Wednesday, January 1, 2014

New York in a nutshell.

I had a lot of fun traveling in 2013.  So much so that my posts about some of the best things I did are behind.  I just recently posted about my visit to the Saatchi Gallery, an event that took place last June.  And I haven't mentioned anything from a September trip to New York City.  Well, that's about to change.  On this first day of 2014, I'm combining my NYC activities in a single post.  Which means, it's likely to be a bit long.

Here is a representation of things I did in NYC:

I visited the Museum of Arts and Design (MAD) to see a show called Against the Grain.
MAD has a habit of focusing on a specific material and building a show around that material. The museum has hosted shows featuring art made of paper, glass, and dirt. This year, they set their curatorial eye on wood.  And as usual, the results are surprising, thought-provoking, and just plain fun.  Here are a few of my favorites.

Mark Moskovitz's Facecord (2012, mixed hardwood) is a brilliantly deceptive bit of design. Look closely and you'll notice that this tidy wood pile is actually a domestic chest of drawers.

Mark Moskovitz, Facecord (2012, mixed hardwood)

Ai Weiwei is represented in the show with another of his works that might annoy preservationists. Here, the artist has rendered Qing Dynasty wooden stools useless by clustering them together.

Ai Weiwei, Grapes (2008, Qing Dynasty [1644 - 1911] stools)

Laurel Roth's meticulously carved and finished skulls are at once kitschy and startling for their beauty.  They are more ominous once you realize that the artist chooses to represent skulls of animals that are exploited for scientific knowledge (as in the piece) or as food sources.

Laurel Roth, Hominid: Chimpanzee (2011, vera wood, Swarovski crystal) 
Here's the perfect gift for the art lover/urban farmer in your life.  Hope Sandrow offers Coop LeWitt North (2012, stockade fence pickets, palram plastic sheeting).  Sandrow raises a flock of Padua chickens in Southampton, New York.  Her chicken coop is (re)constructed from a Sol LeWitt drawing from his 1982 series Forms Derived from a Cube.  There were video monitors that provided live feeds from the chicken coop.  For MAD's show, a 3/4 sized version of the coop was on view.

Hope Sandrow, Coop LeWitt North (2012, stockade fence pickets, palram plastic sheeting)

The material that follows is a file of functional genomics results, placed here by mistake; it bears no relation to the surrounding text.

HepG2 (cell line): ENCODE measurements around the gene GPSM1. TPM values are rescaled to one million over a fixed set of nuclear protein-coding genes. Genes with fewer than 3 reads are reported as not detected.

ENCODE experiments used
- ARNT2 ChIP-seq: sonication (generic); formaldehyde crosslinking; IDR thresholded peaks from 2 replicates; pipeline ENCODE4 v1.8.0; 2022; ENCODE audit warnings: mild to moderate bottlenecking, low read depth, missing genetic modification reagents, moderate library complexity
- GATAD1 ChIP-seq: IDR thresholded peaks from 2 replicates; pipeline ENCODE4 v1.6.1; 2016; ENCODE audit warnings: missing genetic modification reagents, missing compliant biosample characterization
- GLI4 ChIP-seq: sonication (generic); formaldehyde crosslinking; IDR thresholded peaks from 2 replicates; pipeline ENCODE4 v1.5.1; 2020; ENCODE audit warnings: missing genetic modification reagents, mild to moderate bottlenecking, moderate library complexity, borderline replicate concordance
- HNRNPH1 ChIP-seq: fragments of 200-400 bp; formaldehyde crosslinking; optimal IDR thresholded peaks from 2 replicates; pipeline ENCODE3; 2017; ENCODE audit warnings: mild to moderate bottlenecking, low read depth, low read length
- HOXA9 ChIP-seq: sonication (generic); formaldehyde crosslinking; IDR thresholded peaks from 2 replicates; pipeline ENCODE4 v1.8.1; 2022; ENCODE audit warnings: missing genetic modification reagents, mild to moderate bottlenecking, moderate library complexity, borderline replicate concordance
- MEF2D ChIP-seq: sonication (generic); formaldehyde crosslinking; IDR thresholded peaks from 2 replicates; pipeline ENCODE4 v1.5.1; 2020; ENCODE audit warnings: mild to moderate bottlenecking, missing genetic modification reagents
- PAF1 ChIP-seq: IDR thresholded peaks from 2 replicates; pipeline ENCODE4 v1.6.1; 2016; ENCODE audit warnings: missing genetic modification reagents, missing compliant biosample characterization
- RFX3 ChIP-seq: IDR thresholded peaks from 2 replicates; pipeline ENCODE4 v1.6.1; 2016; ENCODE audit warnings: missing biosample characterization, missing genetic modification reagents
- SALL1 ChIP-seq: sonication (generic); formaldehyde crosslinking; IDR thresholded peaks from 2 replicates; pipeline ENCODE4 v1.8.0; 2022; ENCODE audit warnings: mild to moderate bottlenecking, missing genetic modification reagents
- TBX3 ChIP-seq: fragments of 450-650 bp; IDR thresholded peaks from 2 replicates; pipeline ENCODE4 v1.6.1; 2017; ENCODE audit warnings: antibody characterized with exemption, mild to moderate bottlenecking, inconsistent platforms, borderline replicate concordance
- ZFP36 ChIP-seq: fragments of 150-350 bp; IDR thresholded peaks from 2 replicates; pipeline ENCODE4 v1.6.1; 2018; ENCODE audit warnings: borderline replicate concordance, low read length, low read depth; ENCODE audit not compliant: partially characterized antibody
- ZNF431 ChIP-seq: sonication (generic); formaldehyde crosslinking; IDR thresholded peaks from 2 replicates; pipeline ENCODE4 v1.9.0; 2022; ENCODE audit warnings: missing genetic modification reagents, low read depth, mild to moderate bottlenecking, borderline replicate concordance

For sheer spectacle it's hard to beat Pablo Reinoso's Two for Tango, Fontainebleau Suite (2012, wood).  This takes the idea of ornate, hand-carved frames designed to embellish great works of art and turns it on its head, making the frame the work of art.

Pablo Reinoso, Two for Tango, Fountainebleau Suite (2012, wood)

Craftsmanship played an impressive role in this show with furniture makers demonstrating some deft skills.  I loved the simple elegance of Joseph Walsh's Enignum Shelf (2011, olive ash, white oil).

Joseph Walsh, Enignum Shelf (2011, olive ash, white oil)

Sarah Oppenheimer used existing architectural elements to great effect.  She cut through the museum walls and lined the holes with beautifully worked plywood.  The result reframed the views of the exhibit.

Sarah Oppenheimer, 615-2356 (2007, plywood, existing architecture)

You can't have a show about wood without showcasing chairs.  But the wooden chairs in this show were far from ordinary.  Two in particular stood our for me.  Christopher Kurtz's A(typical) Windsor Form (2011, steam-bent ash, white oak, pine, milk paint) is a surreal view of chairs that seem to be trying to escape the room.  And I loved Martin Puryear's wooden take on a big, cushy upholstered chair.

Christopher Kurtz, A(typical) Windsor Form (2011, steam-bent ash, white oak, pine, milk paint)

Martin Puryear, A Skeuomorphic Wing Chair (2012, staved and carved pine with maple legs)
The last piece I'll highlight from Against the Grain is Jeroen Verhoeven's Cinderella Table (2005, CNC-cut birch plywood [57 layers]). This work is a clash of technology and artistry.  The table is made with a computer-numbered cutting (CNC) system, the patterns for which were taken from hand crafted furniture pieces.